Take a look back at 1998. That year, the Washington Beltway, media and Republican Party had driven a second-term president, Bill Clinton, into a sordid corner with Monica Lewinsky. Clinton kept talking about all the things he wanted to get done, even as impeachment was grinding inexorably nearer.  
In November of that year, the Democrats in Congress picked up seats.
Both pieces imagine an inherent cost for Republicans in the pursuit of the current scandals. But that cost is based on a comparison to a very different kind of scandal involving a very different kind of President in a very different period of time. This isn't the nineties under Clinton; the economy isn't booming or even humming along. And Obama's problems here involve the assassination of a U.S. Ambassador, the apparent use of the IRS for political purposes, and the encroachment on the idea of a free press, not sex with a twenty-something intern by a promiscuous President.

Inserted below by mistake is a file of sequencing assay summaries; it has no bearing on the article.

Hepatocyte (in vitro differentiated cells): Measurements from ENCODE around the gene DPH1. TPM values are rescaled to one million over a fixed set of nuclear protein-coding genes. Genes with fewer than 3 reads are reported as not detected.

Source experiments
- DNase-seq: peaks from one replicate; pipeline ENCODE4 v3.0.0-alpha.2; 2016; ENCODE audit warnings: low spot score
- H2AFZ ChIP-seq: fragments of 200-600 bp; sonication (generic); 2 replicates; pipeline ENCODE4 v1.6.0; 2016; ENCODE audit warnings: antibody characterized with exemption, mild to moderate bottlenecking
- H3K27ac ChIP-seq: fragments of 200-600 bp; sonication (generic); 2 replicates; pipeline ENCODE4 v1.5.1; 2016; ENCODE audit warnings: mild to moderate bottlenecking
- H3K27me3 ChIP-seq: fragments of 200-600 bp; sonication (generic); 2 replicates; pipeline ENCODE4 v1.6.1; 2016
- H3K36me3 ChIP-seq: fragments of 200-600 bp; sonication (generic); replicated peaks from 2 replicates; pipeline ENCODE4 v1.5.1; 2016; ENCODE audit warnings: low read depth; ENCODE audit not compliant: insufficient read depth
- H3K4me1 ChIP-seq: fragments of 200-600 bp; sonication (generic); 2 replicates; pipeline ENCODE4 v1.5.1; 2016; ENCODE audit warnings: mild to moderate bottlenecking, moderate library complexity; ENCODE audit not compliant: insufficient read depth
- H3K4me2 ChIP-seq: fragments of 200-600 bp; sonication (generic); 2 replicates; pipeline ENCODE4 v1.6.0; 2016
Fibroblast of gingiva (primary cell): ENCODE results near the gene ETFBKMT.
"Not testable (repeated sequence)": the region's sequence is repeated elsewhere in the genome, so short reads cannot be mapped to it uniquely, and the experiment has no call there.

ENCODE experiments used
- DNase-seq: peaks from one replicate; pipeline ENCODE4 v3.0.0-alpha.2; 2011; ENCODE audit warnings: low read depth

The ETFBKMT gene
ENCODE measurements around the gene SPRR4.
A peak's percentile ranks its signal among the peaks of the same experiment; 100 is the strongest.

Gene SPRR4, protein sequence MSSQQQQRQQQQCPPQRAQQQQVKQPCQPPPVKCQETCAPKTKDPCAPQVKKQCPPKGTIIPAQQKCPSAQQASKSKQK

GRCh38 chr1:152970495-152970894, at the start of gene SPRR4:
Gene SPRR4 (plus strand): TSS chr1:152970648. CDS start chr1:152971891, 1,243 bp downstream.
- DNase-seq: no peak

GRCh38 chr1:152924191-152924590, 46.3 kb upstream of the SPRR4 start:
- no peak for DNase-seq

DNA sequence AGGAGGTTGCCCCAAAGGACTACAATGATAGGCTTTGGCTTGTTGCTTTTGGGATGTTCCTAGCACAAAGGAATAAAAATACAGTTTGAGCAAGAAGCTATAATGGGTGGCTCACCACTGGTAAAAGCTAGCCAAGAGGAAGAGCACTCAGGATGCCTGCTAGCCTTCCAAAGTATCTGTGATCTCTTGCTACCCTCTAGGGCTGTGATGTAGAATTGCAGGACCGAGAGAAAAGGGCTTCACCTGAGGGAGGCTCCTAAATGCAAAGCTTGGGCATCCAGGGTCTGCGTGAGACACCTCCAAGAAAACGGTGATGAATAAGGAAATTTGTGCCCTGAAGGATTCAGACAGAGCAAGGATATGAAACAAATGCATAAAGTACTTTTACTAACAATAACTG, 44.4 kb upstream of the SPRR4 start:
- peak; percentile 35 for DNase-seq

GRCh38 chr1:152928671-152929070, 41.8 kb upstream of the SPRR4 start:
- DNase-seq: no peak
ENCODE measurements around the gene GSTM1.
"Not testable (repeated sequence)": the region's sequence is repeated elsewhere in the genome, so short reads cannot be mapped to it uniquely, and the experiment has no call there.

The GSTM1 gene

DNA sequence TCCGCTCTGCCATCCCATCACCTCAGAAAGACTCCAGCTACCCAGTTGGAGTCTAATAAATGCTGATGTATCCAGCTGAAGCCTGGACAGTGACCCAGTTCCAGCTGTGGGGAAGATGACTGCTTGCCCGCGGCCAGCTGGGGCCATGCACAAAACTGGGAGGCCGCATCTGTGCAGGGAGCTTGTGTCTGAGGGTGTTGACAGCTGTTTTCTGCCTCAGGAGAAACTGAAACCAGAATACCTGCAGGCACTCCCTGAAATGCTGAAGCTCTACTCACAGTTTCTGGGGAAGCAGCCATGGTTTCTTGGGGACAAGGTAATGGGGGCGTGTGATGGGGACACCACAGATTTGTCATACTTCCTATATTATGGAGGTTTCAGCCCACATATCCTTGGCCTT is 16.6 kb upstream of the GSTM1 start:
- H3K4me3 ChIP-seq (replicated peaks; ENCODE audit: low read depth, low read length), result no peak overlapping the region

Heads have already rolled at State and at the IRS. More are likely to follow and--eventually--Holder may be forced to step down as well, as the accumulation of evidence makes it clear that he is inept and not in control of Justice in the least. And perhaps even more significantly, the leading Democratic contender for the 2016 General Election--Hillary Clinton--is neck-deep in one of these scandals.

So, I eagerly await round four of the deflection game, since round three is clearly a dud. What will it be? Place your bets...

Cheers, all.